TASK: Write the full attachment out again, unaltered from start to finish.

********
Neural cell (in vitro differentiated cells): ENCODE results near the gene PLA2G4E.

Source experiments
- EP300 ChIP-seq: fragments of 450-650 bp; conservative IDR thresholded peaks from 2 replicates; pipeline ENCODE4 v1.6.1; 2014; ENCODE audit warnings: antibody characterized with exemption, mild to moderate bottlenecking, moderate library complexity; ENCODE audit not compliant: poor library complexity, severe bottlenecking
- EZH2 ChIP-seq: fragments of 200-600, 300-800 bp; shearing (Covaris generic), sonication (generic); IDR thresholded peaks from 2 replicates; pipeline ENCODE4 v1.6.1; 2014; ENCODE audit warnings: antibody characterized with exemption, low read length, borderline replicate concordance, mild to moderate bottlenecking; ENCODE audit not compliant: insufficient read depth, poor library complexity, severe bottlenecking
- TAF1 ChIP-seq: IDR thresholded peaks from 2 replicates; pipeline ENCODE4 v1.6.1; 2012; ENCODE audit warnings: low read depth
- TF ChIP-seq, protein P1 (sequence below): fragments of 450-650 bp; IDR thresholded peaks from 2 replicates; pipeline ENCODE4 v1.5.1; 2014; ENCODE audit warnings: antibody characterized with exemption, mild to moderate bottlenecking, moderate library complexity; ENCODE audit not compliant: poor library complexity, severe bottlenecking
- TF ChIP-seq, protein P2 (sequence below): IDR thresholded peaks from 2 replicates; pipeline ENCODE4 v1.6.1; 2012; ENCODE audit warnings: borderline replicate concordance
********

Neural cell (in vitro differentiated cells): ENCODE results near the gene PLA2G4E.

Source experiments
- EP300 ChIP-seq: fragments of 450-650 bp; conservative IDR thresholded peaks from 2 replicates; pipeline ENCODE4 v1.6.1; 2014; ENCODE audit warnings: antibody characterized with exemption, mild to moderate bottlenecking, moderate library complexity; ENCODE audit not compliant: poor library complexity, severe bottlenecking
- EZH2 ChIP-seq: fragments of 200-600, 300-800 bp; shearing (Covaris generic), sonication (generic); IDR thresholded peaks from 2 replicates; pipeline ENCODE4 v1.6.1; 2014; ENCODE audit warnings: antibody characterized with exemption, low read length, borderline replicate concordance, mild to moderate bottlenecking; ENCODE audit not compliant: insufficient read depth, poor library complexity, severe bottlenecking
- TAF1 ChIP-seq: IDR thresholded peaks from 2 replicates; pipeline ENCODE4 v1.6.1; 2012; ENCODE audit warnings: low read depth
- TF ChIP-seq, protein P1 (sequence below): fragments of 450-650 bp; IDR thresholded peaks from 2 replicates; pipeline ENCODE4 v1.5.1; 2014; ENCODE audit warnings: antibody characterized with exemption, mild to moderate bottlenecking, moderate library complexity; ENCODE audit not compliant: poor library complexity, severe bottlenecking
- TF ChIP-seq, protein P2 (sequence below): IDR thresholded peaks from 2 replicates; pipeline ENCODE4 v1.6.1; 2012; ENCODE audit warnings: borderline replicate concordance